Setting Standards High

Hello Dear WordPress Readers,

Now that we have our new cornerstone project, it is critical that we know how to build a structure that will support our endeavors and withstand the crazy Austin weather. So how are we learning how to do this? The answer is Free Body Diagrams and Calculating Force Vectors!

The design we are using for our greenhouse!

The design we are using for our greenhouse! Photo Credits: Ana White

Free Body Diagrams are how we show if an object is in equilibrium. Equilibrium is when an object is balanced, either at rest or at a constant velocity. We are building a greenhouse for our cornerstone and  we don’t want it to be moving, so our goal is to build a structure that will stay balanced at rest. When trying to draw a free body diagram, it is critical that we know all the forces being acted upon this object, even at rest. An object has many forces being acted upon it, but these forces are all balanced. Some forces that are very common in resting objects are, the weight of the actual object because of gravity pulling it down, the normal force that the object is resting on (aka the ground) pulling it up, then any forces of other objects or tension caused by a cord or string. When we are drawing our free body diagrams it’s really important that we include all the forces and we start each force from the center and go the direction that it is acting on our object. To make sure that our structure will be sound, we have to do lots of practice problems and examples, unless we want our greenhouse to crumble on top of all our plants.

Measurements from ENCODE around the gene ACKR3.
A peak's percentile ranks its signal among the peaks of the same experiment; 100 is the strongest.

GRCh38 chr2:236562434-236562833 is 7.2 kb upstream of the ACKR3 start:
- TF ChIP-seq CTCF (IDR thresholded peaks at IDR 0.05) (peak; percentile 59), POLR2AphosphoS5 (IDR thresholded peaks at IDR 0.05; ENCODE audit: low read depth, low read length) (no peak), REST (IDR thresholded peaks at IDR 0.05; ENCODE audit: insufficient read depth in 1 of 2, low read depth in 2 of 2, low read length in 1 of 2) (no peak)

Fellow peer Lucia, doing some practice problems!

Fellow peer Lucia, doing some practice problems!

 

Now that we know the forces being acted upon our structure, we need to figure out how much each forces acts on the structure, and how do we do that you ask? We have to calculate Force Vectors! To make sure that our greenhouse will be stable for generations of ARS students, we need to calculate the amount of force each object will put on our structure and make sure that our greenhouse and all our boards and nails will stay in place, even in bad weather. To do this, we have to know a little bit about trig functions such as sine, cosine, and tangent, or how we like to remember it SOH CAH TOA. For the few of us not in Pre-Cal we needed to learn these new mathematical tools so that we would be able to calculate how strong our structure will need to be to endure all the forces acting upon it. Luckily, using our handy dandy mnemonic device, we were able to pick it up pretty fast and again we did some practice problems to help us get better!

 

With the techniques and practice that we are getting, in no time we will have a wonderful, sturdy, greenhouse for our whole Ann Richards community to enjoy!

Thanks for tuning in,

Shahar Ped

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